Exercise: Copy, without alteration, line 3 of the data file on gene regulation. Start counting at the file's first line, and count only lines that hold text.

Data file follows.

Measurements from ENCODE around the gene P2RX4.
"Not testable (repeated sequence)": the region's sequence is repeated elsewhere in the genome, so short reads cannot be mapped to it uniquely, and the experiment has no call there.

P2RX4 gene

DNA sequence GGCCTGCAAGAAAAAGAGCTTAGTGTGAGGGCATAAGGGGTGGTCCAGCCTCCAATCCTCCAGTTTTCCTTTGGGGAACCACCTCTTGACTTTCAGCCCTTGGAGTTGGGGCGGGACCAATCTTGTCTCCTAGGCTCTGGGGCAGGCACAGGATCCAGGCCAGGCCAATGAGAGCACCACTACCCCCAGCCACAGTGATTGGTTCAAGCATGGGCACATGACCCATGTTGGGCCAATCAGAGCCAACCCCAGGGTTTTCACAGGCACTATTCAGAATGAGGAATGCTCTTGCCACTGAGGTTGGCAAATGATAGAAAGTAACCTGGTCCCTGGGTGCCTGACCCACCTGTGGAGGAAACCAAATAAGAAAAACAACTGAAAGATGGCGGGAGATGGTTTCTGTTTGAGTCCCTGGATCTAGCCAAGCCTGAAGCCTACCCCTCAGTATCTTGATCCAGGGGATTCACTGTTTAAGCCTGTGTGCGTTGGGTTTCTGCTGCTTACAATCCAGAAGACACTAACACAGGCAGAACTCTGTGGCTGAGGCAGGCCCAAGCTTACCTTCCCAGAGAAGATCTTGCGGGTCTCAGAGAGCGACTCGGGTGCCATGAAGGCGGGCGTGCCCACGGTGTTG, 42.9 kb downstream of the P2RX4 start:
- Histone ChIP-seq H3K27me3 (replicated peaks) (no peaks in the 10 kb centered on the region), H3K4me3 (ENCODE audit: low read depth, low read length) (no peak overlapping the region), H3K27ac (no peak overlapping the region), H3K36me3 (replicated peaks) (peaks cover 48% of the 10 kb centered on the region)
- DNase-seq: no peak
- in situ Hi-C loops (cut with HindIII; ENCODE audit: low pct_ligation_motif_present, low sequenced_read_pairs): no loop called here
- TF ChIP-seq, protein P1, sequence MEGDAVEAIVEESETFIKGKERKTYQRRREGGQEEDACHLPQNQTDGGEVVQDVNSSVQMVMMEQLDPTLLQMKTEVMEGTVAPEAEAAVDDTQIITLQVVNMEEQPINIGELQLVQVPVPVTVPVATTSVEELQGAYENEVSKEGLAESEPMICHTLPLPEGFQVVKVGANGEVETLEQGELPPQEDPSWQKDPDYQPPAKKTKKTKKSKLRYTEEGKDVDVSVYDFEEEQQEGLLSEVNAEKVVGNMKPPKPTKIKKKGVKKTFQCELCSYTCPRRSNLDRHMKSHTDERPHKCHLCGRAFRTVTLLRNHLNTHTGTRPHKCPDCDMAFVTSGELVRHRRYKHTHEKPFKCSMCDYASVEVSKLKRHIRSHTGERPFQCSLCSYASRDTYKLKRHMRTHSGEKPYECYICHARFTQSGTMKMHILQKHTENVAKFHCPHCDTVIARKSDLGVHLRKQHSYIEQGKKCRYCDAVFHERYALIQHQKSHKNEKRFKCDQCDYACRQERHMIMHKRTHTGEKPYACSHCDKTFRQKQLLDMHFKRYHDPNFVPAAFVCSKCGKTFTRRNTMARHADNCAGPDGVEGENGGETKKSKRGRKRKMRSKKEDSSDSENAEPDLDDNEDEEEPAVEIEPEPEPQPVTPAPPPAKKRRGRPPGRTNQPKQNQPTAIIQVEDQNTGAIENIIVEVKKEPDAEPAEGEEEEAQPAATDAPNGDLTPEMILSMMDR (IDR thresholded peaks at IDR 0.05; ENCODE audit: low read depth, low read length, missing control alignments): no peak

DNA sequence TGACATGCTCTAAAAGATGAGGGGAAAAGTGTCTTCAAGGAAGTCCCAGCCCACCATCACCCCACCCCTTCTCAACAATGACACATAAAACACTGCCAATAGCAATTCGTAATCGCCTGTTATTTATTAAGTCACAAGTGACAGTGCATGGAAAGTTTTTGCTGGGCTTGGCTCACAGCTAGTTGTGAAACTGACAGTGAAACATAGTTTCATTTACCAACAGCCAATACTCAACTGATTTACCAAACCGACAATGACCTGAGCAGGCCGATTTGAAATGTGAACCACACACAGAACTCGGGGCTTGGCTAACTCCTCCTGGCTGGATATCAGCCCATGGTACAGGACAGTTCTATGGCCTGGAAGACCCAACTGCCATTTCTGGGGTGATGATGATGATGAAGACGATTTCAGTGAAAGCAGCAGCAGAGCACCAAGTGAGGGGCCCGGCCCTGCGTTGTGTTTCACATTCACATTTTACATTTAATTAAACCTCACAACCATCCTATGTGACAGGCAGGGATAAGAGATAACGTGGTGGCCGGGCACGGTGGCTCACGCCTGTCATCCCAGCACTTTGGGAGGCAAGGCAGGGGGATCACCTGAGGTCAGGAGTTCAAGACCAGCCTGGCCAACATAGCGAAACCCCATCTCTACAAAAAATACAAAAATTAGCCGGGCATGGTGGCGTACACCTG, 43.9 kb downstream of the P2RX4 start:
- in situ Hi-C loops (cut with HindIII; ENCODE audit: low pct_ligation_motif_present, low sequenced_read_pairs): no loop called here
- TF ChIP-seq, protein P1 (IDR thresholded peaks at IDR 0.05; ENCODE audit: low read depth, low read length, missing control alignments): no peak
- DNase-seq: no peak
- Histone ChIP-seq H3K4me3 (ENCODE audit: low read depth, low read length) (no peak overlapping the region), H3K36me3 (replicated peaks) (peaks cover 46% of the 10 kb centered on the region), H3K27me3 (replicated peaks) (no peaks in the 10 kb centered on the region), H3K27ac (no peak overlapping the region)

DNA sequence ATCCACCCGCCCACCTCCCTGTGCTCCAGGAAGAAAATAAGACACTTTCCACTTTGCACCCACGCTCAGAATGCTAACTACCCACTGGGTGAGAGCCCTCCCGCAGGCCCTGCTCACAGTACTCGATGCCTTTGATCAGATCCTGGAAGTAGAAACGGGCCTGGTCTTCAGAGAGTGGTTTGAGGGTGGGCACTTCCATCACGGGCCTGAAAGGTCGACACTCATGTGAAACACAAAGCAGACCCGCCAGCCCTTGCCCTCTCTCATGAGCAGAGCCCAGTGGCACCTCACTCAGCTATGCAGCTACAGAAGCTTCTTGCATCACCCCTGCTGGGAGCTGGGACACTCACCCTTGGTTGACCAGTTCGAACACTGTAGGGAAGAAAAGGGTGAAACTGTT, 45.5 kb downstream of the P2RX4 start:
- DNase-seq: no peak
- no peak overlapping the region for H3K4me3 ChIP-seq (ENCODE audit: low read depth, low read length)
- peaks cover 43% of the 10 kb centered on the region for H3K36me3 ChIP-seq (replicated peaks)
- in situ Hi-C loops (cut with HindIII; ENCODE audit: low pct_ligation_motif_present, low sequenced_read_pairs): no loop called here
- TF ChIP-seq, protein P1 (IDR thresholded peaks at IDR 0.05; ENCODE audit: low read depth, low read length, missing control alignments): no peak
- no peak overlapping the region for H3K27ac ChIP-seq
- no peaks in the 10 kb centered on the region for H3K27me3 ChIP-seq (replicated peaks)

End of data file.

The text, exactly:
P2RX4 gene